The stench of sulfur would never wash out of her hair, the night elf thought to herself. She worshiped the spirits of living nature, and while fire had its place within the elemental order, finding herself in the bowels of an active and magically-charged volcano had never been on her bucket list. The constant heat and frequent earthquakes made her uneasy at best.
“First we climb to the top of this godsawful spire to have a look at the dragons, and now we’re diving into its depths? For what, just to say we did?” asked one of her companions, a surly human armed with a well-worn tower shield and almost comically oversized sword. It was a wonder he had any peripheral vision at all with the size of his pauldrons. “This was the stupidest idea we’ve had yet.”
“At least there’s haven’t been any real monsters of note,” offered one of the party’s two gnomes, mystical charms and bangles adorning her arcane robes. “I would have thought a place like this would be crawling with nasties.”
“Over here!” the other gnome called out. “This old corpse has some pretty nice-looking armour!” The body, likely once belonging to a human, had been scorched from head to toe, but their shiny breastplate and gauntlets looked as good as new. He pointed to the soot marks on all sides of the boulder behind which the body lay. “Looks like they tried to take shelter. Didn’t find it.”
The night elf wrinkled her nose. “You’d check his pockets for gold, if he had any.”
“They all got burned off on account of the fire. Besides, it’s not like he’s going to use the money.”
The argument about respecting the dead—one they’d had on many occasions—was cut short by a sharp whistle by the well-armed human. “You’ll all want to see this.” He gestured to a cavern around a small, twisting passageway.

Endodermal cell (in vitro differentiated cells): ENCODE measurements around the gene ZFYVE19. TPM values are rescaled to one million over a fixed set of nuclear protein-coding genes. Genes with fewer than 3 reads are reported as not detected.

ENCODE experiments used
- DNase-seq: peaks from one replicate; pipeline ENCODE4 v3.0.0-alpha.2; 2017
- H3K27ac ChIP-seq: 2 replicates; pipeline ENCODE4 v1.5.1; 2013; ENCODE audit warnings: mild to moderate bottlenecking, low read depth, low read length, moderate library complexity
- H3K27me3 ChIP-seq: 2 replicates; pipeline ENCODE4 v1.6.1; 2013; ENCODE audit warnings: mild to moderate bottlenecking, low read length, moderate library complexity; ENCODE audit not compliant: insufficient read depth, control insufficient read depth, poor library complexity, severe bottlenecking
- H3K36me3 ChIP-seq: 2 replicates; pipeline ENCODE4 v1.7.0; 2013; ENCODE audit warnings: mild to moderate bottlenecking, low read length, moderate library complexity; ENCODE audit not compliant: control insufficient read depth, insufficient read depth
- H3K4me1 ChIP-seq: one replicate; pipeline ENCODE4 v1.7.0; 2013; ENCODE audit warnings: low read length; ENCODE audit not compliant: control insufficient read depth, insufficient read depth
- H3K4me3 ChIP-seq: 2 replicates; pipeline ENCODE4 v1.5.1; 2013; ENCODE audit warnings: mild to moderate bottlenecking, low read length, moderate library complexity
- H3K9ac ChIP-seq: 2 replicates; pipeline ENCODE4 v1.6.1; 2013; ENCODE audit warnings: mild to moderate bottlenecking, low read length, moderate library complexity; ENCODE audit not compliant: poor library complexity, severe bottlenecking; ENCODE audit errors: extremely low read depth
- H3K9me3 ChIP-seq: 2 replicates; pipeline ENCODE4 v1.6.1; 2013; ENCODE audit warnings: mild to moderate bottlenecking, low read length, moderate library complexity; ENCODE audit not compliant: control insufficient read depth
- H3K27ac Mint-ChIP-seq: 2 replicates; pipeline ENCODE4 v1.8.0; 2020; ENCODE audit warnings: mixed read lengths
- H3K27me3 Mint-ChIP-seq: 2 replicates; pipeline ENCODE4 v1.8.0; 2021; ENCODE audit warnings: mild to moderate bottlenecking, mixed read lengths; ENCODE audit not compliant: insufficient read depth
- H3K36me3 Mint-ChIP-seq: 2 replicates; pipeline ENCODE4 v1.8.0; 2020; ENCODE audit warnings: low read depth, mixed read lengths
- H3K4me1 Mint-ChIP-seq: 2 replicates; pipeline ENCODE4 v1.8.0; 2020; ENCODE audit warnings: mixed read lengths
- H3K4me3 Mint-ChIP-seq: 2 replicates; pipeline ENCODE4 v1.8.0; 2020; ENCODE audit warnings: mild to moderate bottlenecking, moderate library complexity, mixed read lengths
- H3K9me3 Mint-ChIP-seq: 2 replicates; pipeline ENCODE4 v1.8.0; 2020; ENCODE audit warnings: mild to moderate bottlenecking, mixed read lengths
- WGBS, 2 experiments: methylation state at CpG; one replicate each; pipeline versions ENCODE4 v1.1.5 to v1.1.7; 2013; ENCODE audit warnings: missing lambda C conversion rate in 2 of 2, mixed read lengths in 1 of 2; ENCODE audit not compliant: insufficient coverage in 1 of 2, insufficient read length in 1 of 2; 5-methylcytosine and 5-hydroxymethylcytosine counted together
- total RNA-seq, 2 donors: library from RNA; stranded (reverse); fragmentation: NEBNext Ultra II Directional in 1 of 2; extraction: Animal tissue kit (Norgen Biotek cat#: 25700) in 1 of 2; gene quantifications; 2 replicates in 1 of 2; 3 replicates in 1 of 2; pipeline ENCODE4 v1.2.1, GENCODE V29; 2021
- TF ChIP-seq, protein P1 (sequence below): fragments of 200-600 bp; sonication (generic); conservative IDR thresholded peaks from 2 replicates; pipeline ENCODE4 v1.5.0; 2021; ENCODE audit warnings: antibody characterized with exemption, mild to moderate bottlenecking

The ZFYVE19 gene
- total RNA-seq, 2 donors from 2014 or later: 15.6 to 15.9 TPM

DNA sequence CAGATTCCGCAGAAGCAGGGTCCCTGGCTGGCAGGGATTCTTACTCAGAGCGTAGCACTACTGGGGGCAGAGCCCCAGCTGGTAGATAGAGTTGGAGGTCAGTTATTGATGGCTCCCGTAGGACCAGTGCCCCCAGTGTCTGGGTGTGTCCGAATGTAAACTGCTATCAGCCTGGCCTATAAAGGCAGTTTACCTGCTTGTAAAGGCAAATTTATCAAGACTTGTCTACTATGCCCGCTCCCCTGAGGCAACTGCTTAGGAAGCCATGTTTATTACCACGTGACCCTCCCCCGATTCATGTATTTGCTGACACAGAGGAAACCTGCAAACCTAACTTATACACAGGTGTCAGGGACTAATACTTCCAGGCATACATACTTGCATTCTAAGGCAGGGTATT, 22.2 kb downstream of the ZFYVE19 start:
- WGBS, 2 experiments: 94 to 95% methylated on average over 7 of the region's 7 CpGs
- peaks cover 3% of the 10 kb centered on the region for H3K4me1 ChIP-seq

Pits of ruddy lava bubbles and boiled, the air filled with a sulphuric stench reminiscent of a breakfast they’d once been served by a country innkeeper in Loch Modan—two years later and none in the party had ordered eggs for breakfast since.
The walls of the cavern pulsed with the uneven glow of the belching lava pits, enough for the group to make out a thin, but traversable, pathway to the other side. Lumps of cooled rock were everywhere, which would make the terrain difficult, but a slow and steady pace should see them through.
“Well, if there’s anything of value in this dump, it’ll be through there,” the female Gnome stated matter-of-factly, gesturing to the far tunnel opening. “We just have to not die of stench miasma in the mean time.”
The human shook his head at his diminutive companion and began advancing, watching his step on the loose rock and rubble that seemed to cover the first part of the path.
The party made an uncomfortable trek, with lava on all sides, one-quarter of the way across the chamber when the warrior held them up short. “These aren’t lumps,” he frowned, considering. “Look closely, these were people.”
True to his word, what from afar had appeared to be assorted lumps or collections of cooled rock, maybe ejecta from the pools, were in face bodies burned beyond any possible recognition, their weapons and armour melted from incredible heat.
“This is the part where we run, right?” the male Gnome suggested, already turning back to the cavern entrance.
“Who dares disturb my slumber—“ a voice rumbled from the very rock walls of the vast underground room. “More looters, hunting glory and treasure? Or are you sycophants, supplicants, pledging your life to my service?”
“Dread one,” the night elf jumped in with reply, thinking quickly. “We have come to know of your exploits, your conquests through the legends of our people.” She lies well when pressed, it appeared. “What shall we call you as we seek to bring word of your deeds to far-off places?”
“Pitiful mortal,” the voice rumbled, the sound of stone grating against stone. “You are the same as those who have come before.”
The lava pools all around the group began to froth and seethe, as if boiling of their own accord.
“You will tell no-one, because you will not leave this place alive!” Many of the pits overflowed, trapping the party on a tiny island of relative safety as the rest of the path disappeared beneath the flowing, molten rock. From the newly-formed lake a bulge grew, as if something truly massive were rising from the immeasurably scorching depths beneath. T
he tips of bright horns appeared at first, almost a crown for the animate force of nature that continued to grow, to tower above the helpless explorers.
“I am Ragnaros, god of fire and flame, patriarch of the elementals, and lord-all of the Molten Core.” His face was a twisted mockery of their own, burning lava eyes and mouth in a countenance of oozing rock. “And now, you shall burn!”
“Ah hell,” the Gnomes said in unison.
Header image by Blizzard Entertainment, promotional material for World of Warcraft